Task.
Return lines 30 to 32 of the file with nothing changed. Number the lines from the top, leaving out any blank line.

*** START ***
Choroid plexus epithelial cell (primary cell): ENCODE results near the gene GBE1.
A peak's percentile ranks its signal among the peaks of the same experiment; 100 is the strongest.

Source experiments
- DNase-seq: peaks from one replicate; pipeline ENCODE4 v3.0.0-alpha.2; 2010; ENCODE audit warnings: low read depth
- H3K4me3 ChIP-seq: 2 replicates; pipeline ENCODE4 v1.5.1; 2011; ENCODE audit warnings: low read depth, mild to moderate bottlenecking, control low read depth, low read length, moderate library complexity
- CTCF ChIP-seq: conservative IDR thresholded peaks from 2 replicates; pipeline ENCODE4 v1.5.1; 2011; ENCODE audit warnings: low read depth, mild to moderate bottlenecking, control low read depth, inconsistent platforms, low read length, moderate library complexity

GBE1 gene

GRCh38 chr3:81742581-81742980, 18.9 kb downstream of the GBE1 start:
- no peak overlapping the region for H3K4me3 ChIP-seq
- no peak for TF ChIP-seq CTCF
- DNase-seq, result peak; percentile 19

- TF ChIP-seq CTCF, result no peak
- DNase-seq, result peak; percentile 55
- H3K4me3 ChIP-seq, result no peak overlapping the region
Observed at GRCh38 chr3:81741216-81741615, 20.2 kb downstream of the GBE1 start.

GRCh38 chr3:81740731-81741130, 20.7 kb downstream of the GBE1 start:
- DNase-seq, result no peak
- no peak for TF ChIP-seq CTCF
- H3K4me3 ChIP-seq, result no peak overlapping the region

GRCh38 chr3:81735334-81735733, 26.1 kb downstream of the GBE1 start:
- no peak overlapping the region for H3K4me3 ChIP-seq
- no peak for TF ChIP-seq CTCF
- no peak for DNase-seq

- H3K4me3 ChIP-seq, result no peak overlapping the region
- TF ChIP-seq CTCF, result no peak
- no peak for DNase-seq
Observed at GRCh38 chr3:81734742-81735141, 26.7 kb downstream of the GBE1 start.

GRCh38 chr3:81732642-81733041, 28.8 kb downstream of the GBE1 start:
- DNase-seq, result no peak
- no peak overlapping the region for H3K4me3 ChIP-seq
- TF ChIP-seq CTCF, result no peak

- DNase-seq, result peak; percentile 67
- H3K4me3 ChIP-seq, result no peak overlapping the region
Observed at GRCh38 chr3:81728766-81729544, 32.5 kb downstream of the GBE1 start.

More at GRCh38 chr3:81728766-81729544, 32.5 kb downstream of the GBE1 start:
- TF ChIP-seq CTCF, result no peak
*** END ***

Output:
- no peak overlapping the region for H3K4me3 ChIP-seq
- TF ChIP-seq CTCF, result no peak

- DNase-seq, result peak; percentile 67